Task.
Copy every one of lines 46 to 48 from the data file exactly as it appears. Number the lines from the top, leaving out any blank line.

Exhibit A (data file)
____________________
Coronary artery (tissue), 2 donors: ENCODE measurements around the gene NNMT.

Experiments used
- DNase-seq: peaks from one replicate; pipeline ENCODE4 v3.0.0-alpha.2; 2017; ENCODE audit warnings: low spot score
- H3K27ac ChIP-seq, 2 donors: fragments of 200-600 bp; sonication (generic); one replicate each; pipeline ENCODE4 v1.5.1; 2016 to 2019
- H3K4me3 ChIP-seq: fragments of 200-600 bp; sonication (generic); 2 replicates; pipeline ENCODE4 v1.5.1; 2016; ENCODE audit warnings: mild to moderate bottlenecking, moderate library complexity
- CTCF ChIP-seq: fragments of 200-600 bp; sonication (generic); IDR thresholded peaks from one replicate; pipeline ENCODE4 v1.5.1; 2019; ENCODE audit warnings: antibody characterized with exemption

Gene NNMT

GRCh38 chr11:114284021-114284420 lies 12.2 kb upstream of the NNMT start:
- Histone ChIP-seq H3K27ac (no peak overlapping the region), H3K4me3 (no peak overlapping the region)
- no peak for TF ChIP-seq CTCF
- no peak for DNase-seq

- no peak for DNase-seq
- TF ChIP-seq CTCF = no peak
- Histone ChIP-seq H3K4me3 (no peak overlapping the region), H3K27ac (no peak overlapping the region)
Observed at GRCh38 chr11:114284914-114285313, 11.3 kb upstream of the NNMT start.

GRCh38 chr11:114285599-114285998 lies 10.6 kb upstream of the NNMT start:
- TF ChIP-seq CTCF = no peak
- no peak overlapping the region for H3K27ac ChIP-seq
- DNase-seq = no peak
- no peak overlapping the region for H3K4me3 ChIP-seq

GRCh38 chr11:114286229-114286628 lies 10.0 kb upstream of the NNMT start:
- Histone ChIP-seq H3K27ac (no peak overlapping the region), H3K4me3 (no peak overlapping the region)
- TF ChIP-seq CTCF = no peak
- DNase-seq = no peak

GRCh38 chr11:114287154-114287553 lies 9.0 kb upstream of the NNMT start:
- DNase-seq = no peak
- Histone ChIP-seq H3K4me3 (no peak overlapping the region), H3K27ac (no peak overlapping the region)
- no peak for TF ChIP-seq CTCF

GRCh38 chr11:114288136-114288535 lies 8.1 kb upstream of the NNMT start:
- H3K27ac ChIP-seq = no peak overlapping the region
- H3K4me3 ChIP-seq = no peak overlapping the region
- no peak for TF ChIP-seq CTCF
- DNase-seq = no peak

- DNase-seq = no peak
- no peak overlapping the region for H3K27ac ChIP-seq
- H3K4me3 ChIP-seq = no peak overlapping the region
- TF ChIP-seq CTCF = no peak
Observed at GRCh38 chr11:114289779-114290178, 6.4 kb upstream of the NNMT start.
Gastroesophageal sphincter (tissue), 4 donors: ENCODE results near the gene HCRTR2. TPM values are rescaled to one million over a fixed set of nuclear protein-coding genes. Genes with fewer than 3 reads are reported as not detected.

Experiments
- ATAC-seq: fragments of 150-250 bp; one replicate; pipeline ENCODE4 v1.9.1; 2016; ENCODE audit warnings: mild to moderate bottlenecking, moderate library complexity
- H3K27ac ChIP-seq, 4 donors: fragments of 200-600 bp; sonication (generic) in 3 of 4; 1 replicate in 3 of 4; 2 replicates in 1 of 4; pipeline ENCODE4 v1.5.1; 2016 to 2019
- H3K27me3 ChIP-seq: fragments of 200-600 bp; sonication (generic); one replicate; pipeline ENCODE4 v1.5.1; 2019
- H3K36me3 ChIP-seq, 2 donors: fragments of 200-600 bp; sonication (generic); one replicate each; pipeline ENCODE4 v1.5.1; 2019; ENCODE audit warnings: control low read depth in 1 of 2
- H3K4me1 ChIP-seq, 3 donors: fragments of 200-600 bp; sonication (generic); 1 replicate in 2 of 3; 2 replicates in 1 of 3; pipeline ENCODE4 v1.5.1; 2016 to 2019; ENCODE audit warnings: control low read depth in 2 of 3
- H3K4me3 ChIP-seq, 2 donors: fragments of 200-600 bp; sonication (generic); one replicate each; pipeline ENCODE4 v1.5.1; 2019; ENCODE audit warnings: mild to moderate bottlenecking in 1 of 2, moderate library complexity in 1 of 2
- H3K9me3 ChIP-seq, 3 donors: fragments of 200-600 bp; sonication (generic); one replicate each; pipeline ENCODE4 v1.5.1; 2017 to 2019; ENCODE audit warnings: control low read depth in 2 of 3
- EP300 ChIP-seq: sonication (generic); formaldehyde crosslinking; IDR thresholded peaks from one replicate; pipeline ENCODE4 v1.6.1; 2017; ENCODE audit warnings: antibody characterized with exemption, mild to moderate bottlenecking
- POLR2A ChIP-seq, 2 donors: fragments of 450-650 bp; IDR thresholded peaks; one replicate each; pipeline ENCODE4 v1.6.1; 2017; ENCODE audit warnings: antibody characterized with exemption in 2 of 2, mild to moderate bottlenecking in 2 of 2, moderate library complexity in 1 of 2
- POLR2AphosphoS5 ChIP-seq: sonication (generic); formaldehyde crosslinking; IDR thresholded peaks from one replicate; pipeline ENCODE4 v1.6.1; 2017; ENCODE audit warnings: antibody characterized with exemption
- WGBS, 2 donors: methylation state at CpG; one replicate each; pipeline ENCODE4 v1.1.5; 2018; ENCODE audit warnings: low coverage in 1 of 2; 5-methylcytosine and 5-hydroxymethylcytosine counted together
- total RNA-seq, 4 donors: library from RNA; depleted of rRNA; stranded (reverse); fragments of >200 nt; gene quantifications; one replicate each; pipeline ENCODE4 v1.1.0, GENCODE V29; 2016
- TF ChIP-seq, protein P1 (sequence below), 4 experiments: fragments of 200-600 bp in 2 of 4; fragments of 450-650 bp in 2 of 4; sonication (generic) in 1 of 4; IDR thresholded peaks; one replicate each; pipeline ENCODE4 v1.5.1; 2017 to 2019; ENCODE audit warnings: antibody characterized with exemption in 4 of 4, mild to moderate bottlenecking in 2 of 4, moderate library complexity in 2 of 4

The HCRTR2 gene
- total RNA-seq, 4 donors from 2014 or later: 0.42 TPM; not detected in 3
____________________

- H3K4me3 ChIP-seq, 2 donors: fragments of 200-600 bp; sonication (generic); one replicate each; pipeline ENCODE4 v1.5.1; 2019; ENCODE audit warnings: mild to moderate bottlenecking in 1 of 2, moderate library complexity in 1 of 2
- H3K9me3 ChIP-seq, 3 donors: fragments of 200-600 bp; sonication (generic); one replicate each; pipeline ENCODE4 v1.5.1; 2017 to 2019; ENCODE audit warnings: control low read depth in 2 of 3
- EP300 ChIP-seq: sonication (generic); formaldehyde crosslinking; IDR thresholded peaks from one replicate; pipeline ENCODE4 v1.6.1; 2017; ENCODE audit warnings: antibody characterized with exemption, mild to moderate bottlenecking